As a last resort, I scoured the net for an importer of water based wood varnish into Australia and could found only one! I called the rep & he was more than happy to pay me a visit. I explained what I wanted, but he said that they were pulling out of Australia due to the lack of interest for their products. Fortunately for me, he gave me an address of a small cabinet makers just outside of the city, that he said "might" have a little stock remaining. The following week I caught a tram out to the shop on my lunch break, where I was greeted by the owner. He informed me that he was glad to be rid of the stuff! Saying that it had sat there for years without any interest from the public.....if only they had tried selling it to wargamers instead? :)

So, after almost a year of searching I had found it....or something coming close to approaching "it". Now came the testing part, to see if a) It would work & b) What proportions I'd need to mix them in to achieve the results I was after.



These are the products that I found;

Tint, base varnish and white spirit.
And here are the test dummies. With a variety of different woodstains tested on them.
Many innocent Heroquest mini's were sacrificed at the alter of the Dipping God. 
Finally, after a few days of trial & error with the new products, I had succeeded....a mini that looked about right.
With my recipe now worked out I was ready to dip like a madman!


Here's a selection of some of the mini's that I've "successfully" dipped over the years. What do you think?

Thugs, the first "proper" dipped mini's I completed. Back then I didn't have the time or the motivation to paint them normally.
Skellies, I couldn't be arsed painting a shed load of these guys the old fashioned way.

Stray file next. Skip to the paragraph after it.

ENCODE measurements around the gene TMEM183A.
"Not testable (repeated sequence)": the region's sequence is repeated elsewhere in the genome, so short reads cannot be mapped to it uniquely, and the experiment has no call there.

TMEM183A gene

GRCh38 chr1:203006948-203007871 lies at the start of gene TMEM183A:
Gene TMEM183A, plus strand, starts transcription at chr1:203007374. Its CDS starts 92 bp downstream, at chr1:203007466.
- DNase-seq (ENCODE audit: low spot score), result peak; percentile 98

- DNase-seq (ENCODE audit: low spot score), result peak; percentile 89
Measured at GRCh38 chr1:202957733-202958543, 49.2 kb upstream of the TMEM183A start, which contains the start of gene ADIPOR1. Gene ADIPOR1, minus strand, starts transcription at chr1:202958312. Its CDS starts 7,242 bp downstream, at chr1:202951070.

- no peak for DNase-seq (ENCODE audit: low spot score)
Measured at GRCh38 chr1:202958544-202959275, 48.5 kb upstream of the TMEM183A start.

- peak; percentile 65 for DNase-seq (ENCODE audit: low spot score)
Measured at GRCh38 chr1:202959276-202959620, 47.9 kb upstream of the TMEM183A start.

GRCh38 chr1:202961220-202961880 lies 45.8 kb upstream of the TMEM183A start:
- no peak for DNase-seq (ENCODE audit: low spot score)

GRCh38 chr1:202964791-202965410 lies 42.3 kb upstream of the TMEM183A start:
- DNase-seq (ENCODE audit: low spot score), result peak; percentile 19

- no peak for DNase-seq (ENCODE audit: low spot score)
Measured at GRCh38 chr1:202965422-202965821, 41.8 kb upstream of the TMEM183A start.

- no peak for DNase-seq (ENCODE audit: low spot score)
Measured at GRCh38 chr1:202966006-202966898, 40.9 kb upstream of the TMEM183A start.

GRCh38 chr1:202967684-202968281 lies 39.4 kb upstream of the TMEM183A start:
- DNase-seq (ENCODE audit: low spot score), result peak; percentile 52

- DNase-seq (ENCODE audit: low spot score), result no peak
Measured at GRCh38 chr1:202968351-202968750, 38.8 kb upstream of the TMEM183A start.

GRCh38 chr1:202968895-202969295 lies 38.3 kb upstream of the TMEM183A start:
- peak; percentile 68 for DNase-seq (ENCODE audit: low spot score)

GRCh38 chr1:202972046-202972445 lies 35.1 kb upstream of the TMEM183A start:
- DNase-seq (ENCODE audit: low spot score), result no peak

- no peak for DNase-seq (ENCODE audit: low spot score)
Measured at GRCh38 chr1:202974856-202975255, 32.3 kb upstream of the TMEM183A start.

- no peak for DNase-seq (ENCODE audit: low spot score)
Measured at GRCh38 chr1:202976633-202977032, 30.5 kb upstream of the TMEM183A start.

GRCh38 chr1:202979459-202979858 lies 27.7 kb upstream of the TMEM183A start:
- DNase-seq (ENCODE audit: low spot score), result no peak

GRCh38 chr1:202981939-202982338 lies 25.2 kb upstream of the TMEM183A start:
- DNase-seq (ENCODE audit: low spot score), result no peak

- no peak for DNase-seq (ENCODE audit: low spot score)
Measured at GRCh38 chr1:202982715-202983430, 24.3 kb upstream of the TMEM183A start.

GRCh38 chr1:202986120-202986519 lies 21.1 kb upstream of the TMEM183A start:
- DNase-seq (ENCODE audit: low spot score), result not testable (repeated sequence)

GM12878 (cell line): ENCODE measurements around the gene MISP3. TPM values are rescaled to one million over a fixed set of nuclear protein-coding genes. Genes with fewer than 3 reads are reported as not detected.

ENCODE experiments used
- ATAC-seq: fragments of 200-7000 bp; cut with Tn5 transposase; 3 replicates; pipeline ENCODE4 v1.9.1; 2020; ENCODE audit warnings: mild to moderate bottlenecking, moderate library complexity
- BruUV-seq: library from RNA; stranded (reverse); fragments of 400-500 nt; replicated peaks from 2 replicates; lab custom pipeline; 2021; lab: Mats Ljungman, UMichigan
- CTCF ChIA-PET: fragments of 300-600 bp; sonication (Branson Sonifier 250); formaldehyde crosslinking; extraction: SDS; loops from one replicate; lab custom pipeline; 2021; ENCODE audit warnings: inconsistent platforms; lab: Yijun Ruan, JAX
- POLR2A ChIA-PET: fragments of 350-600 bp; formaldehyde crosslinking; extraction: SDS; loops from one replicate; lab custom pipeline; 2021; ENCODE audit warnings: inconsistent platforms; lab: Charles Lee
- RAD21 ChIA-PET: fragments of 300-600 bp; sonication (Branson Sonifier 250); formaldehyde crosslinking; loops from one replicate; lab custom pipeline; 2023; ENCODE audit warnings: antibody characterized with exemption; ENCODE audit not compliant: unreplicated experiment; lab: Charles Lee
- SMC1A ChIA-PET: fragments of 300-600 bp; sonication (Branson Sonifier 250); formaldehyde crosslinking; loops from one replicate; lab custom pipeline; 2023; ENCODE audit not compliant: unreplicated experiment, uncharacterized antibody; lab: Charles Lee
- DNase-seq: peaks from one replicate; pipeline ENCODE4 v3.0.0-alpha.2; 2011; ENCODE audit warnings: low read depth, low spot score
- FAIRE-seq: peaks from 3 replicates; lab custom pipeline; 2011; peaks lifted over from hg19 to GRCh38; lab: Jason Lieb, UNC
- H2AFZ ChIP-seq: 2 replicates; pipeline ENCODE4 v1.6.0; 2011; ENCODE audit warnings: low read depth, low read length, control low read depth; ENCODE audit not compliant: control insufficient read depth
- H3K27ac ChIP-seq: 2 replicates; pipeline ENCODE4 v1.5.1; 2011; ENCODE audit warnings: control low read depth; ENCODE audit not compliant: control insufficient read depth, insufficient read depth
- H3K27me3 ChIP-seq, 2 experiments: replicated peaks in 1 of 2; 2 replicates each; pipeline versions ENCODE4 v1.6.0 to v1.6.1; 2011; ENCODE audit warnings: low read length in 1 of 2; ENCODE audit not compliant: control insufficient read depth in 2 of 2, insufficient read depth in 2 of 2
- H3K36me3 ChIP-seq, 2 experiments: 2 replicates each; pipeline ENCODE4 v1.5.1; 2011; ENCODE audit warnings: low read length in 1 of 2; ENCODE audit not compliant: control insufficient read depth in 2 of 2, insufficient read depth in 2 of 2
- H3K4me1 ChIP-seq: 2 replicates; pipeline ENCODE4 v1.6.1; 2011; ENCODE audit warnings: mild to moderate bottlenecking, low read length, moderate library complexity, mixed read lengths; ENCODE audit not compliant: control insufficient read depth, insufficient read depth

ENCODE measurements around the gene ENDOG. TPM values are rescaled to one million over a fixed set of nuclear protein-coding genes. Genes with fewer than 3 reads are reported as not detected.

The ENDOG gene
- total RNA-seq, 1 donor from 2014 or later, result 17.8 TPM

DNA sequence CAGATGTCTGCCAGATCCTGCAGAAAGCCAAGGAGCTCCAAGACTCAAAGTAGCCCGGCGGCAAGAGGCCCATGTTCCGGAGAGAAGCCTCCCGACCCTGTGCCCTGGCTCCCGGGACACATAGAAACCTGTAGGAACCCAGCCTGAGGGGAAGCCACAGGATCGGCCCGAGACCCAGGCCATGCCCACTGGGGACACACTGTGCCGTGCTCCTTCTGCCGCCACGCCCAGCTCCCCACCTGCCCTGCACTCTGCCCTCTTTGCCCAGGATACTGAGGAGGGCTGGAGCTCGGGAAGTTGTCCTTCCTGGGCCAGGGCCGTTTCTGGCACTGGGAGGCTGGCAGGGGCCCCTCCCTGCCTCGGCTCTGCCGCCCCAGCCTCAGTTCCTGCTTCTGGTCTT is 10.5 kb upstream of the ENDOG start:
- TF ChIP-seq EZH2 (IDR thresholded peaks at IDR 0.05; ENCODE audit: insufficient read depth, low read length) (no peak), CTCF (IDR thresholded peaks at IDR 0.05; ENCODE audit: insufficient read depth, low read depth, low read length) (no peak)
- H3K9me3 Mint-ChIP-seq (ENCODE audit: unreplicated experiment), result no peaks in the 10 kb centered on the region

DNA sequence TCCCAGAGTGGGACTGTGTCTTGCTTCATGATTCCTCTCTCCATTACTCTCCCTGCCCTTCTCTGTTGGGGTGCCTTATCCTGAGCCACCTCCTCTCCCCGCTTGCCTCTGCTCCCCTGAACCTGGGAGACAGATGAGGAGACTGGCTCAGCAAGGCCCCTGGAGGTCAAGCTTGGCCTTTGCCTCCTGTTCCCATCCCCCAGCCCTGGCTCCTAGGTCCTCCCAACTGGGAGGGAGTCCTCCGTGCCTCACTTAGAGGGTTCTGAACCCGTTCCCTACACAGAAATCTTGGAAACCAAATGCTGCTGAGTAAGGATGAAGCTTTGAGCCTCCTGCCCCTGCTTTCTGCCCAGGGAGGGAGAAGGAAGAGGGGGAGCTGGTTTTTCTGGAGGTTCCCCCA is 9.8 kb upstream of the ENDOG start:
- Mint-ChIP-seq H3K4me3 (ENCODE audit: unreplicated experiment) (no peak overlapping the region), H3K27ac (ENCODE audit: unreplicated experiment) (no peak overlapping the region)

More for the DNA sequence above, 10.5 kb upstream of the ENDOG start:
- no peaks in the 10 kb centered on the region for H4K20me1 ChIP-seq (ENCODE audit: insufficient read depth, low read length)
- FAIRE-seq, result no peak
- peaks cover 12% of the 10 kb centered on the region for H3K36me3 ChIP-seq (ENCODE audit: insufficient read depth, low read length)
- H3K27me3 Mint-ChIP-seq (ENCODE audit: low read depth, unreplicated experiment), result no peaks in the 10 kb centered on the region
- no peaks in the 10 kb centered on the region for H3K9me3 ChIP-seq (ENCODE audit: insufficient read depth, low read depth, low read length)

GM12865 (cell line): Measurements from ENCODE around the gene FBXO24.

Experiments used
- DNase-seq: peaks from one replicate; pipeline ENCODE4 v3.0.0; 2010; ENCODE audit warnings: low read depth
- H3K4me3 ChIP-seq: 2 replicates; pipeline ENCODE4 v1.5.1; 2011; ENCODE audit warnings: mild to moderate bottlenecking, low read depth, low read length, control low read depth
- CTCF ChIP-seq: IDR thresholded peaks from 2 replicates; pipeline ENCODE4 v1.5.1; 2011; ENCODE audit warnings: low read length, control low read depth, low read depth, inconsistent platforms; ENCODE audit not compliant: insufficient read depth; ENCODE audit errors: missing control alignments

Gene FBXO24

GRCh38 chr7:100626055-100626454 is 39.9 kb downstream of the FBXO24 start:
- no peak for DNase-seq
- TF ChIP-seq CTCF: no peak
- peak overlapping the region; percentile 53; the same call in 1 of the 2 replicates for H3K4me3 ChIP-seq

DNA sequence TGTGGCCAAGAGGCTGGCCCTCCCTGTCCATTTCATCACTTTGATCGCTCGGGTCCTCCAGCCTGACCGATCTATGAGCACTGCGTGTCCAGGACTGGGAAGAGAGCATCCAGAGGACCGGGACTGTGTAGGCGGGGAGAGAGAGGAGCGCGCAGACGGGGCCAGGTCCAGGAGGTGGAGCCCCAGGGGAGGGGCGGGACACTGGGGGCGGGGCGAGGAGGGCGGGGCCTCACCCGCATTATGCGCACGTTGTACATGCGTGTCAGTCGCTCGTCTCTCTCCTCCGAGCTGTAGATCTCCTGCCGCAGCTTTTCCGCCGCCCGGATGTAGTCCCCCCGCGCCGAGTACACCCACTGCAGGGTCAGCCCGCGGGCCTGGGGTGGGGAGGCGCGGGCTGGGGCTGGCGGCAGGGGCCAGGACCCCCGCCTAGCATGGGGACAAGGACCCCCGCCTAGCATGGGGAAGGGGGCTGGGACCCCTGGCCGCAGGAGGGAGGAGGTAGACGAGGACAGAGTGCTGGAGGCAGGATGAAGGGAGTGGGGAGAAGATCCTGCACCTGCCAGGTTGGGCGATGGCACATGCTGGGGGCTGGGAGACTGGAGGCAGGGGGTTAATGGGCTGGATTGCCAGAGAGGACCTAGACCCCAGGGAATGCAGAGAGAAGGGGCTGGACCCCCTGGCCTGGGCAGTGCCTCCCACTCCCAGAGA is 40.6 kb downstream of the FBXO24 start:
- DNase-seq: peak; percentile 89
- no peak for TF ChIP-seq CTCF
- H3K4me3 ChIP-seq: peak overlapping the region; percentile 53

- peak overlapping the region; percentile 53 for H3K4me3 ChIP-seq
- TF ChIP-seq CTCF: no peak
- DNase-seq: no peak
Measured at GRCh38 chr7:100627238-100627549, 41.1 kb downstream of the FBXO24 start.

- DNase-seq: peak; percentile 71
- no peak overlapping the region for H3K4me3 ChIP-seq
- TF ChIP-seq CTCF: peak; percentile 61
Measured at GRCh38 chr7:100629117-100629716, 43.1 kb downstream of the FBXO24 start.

Especially when I was happy with the results I could achieved with cheating.
Beastmen, I know, I know, Blue Beastmen? :) Got a bit bored of the often used & abused variations on browns, yawn!


So, after my usual, long winded intro, we now we come to the meat of today's post. A step by step process of getting a bunch of boring (but sometimes necessary) minis dipped and looking good enough for the tabletop.

One of a bunch of Empire Bastard's that had been in a semi
painted state for almost a decade.
Dipped to perfection, base and all.


This next step was the shields. Being the thrift meister that I am I decided to try out Kingsminis budget shield idea.

Thumb tac's snibbed short, lined up & stuck down with double sided tape onto a paddle pop stick., ready for painting. 
Almost looks like real wood yeah?


After I had finished the backsides I slammed them onto the mini's & set about beautifying the front of them.

Completed Bastard.
Here's some of his kin, with custom shield's. I didn't have any Empire transfers & I also felt like doing a little
 bit of doodling too :)
The whole gang, all ranked up and ready to be ground to a pulp by just about anything & everything that
inhabits the bestiary section of  the Warhammer rule book. 


So, that's how I roll....sometimes.....when I can't be bothered painting up a whole bunch of boring mono pose cannon fodder.